Partition Table: msdos
Disk Flags: 

Number  Start   End     Size    Type     File system  Flags
 1      1049kB  10.0GB  9999MB  primary

Now exit from parted and run the following command to format partition in ext4 file system.

[root@linuxhelp ~]# mkfs.ext4 /dev/sdb1
mke2fs 1.42.9 (28-Dec-2013)
Filesystem label=
OS type: Linux
Block size=4096 (log=2)
Fragment size=4096 (log=2)
Stride=0 blocks, Stripe width=0 blocks
610800 inodes, 2441216 blocks
122060 blocks (5.00%) reserved for the super user
First data block=0
Maximum filesystem blocks=2151677952
75 block groups
32768 blocks per group, 32768 fragments per group
8144 inodes per group
Superblock backups stored on blocks: 
	32768, 98304, 163840, 229376, 294912, 819200, 884736, 1605632

Allocating group tables: done                            
Writing inode tables: done                            
Creating journal (32768 blocks): done
Writing superblocks and filesystem accounting information: done

Important: While executing the above command select the correct disk where the partition to be done.

Now verify our results, by printing the partition table on our secondary disk. Under file system column, ext4 or the file system type that you have decided to use for your partition:

[root@linuxhelp ~]# parted /dev/sdb
GNU Parted 3.1
Using /dev/sdb
Welcome to GNU Parted! Type 'help' to view a list of commands.
(parted) print                                                            
Model: VMware, VMware Virtual S (scsi)
Disk /dev/sdb: 10.7GB
Sector size (logical/physical): 512B/512B
Partition Table: msdos
Disk Flags: 

Number  Start   End     Size    Type     File system  Flags
 1      1049kB  10.0GB  9999MB  primary  ext4

To Change Linux Partition Flag

The various flags that supports Partition are as follows.

lvm
lba
legacy_boot
swap
hidden
raid
irst
esp
palo
boot
root

Use ‘set‘ statement inside parted to alter flag settings.

(parted) set 1 boot on
(parted) print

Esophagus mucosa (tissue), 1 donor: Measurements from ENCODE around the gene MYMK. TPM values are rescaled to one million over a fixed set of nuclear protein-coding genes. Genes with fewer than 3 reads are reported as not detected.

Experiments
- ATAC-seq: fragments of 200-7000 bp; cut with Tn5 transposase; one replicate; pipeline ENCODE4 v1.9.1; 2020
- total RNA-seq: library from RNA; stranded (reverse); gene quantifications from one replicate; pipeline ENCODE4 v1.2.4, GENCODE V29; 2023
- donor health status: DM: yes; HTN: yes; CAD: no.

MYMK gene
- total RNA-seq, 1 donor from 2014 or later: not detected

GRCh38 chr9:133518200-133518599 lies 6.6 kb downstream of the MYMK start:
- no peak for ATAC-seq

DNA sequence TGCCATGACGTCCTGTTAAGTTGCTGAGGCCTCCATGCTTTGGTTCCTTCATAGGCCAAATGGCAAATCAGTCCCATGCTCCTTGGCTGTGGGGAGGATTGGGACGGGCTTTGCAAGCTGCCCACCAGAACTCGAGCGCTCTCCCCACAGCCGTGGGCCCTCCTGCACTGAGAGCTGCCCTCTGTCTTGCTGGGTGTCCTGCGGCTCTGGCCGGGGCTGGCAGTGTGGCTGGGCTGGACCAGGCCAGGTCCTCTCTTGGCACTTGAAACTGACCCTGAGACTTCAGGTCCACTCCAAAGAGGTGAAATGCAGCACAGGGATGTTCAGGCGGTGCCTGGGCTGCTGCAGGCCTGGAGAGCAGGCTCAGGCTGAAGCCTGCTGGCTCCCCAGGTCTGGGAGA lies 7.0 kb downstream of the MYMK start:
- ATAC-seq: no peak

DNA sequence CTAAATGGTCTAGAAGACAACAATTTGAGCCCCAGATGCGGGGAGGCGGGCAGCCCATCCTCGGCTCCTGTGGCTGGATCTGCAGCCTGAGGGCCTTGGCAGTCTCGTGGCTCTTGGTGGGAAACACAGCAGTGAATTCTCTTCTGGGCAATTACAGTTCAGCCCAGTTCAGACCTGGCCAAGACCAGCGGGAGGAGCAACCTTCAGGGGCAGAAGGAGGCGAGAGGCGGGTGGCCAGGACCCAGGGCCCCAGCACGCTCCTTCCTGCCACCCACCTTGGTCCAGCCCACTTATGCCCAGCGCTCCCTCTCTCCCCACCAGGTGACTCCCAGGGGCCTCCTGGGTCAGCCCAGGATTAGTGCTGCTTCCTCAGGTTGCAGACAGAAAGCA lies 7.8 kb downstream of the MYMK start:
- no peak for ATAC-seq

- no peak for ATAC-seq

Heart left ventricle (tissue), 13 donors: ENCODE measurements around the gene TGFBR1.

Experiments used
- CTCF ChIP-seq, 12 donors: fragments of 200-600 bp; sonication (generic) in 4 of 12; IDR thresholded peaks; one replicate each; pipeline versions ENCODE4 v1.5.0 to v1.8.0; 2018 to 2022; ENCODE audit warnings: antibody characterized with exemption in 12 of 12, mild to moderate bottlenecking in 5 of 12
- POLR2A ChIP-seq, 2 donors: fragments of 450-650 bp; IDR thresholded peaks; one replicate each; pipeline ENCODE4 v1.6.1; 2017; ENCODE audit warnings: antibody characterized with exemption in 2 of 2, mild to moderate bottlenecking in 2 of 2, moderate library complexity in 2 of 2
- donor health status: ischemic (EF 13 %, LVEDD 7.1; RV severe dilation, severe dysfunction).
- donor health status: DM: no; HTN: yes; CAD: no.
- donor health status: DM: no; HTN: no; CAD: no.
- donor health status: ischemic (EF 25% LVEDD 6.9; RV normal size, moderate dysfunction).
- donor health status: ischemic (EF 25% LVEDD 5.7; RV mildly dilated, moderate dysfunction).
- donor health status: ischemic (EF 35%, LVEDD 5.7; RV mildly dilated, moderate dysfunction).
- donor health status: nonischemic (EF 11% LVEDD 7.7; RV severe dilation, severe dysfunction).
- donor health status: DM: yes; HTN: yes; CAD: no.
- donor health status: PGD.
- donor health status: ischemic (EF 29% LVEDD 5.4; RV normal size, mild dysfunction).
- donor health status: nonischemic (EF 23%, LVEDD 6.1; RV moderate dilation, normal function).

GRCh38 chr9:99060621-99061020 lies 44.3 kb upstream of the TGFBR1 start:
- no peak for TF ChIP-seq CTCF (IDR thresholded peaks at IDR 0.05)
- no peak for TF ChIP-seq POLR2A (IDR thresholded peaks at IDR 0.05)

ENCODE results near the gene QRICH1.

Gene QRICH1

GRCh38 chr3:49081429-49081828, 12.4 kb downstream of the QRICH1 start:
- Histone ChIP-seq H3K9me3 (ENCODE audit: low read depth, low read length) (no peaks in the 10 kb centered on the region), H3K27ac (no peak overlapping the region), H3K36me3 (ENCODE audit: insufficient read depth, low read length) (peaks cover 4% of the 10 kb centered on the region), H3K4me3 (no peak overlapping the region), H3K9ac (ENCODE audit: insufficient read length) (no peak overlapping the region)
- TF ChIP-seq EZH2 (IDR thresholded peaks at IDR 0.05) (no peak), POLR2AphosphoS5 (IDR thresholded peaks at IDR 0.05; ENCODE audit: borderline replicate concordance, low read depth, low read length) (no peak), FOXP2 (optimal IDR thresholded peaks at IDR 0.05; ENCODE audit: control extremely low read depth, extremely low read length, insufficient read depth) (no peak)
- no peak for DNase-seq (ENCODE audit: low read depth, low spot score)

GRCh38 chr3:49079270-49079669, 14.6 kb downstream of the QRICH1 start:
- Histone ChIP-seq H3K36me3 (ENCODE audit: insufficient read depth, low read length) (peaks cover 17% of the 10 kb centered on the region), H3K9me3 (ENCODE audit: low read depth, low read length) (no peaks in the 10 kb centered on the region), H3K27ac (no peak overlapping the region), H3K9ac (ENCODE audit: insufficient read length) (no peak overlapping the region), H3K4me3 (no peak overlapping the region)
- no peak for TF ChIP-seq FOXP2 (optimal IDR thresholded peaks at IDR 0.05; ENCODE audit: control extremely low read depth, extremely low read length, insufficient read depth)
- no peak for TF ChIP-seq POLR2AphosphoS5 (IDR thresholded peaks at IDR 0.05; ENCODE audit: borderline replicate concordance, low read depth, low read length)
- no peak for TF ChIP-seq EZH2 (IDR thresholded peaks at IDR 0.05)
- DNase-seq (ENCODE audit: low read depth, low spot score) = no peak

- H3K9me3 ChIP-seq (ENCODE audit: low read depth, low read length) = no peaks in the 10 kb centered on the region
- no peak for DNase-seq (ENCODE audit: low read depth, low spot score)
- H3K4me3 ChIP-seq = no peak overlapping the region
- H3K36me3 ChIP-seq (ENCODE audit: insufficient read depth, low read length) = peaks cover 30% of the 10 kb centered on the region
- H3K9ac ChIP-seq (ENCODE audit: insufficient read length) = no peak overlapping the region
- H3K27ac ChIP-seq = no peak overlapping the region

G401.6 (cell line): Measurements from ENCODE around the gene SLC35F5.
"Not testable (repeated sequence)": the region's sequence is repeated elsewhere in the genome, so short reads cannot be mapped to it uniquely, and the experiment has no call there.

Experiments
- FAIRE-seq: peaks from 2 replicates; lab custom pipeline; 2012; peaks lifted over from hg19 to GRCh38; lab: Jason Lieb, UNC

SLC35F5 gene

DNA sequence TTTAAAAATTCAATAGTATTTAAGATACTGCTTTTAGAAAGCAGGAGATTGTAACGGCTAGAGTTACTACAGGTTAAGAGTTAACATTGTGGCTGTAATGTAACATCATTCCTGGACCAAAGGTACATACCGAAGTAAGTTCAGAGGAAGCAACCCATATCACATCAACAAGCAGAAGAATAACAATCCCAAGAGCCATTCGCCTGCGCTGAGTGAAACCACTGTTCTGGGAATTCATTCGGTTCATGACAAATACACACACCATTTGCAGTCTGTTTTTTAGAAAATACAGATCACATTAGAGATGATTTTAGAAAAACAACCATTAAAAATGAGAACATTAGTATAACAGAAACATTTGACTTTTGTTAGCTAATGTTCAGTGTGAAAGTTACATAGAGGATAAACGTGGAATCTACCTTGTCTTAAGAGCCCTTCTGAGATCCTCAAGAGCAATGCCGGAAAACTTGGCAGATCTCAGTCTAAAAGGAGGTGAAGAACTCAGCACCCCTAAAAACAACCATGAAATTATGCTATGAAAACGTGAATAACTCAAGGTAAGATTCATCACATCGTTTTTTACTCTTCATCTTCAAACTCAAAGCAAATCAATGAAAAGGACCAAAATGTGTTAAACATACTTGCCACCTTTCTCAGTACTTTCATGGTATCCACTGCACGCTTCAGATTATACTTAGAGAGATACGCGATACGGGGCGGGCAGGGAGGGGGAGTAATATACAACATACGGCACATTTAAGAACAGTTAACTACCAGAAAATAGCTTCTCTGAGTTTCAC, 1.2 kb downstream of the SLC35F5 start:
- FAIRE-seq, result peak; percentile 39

Model: VMware, VMware Virtual S (scsi)
Disk /dev/sdb: 10.7GB
Sector size (logical/physical): 512B/512B
Partition Table: msdos
Disk Flags: 

Number  Start   End     Size    Type     File system  Flags
 1      1049kB  10.0GB  9999MB  primary  ext4         boot

It sets the value of boot flag to ‘on‘ in the partition 1. Check the resultant by viewing print command.

To Delete Linux Partition

Use rm command to remove the disk partitions. First get the number of the disk by running print command.

(parted) rm 1                                                             
(parted) print                                                            
Model: VMware, VMware Virtual S (scsi)
Disk /dev/sdb: 10.7GB
Sector size (logical/physical): 512B/512B
Partition Table: msdos
Disk Flags: 

Number  Start  End  Size  Type  File system  Flags

To Rescue Linux Disk Partition

rescue‘ command is used to recover the lost partition within the starting and end point and stores them.

(parted) rescue
Start? 1                                                                  
End? 10000                                                                
searching for file systems... 1%        
(time left 02:20)Information: 
A ext4 primary partition was found at 1049kB -> 10.0GB.  
Do you want to add it to the partition table?Yes/No/Cancel? yes                                                      
(parted) print                                                            
Model: VMware, VMware Virtual S (scsi)
Disk /dev/sdb: 10.7GB
Sector size (logical/physical): 512B/512B
Partition Table: msdos
Disk Flags: 

Number  Start   End     Size    Type     File system  Flags
 1      1049kB  10.0GB  9999MB  primary  ext4
boot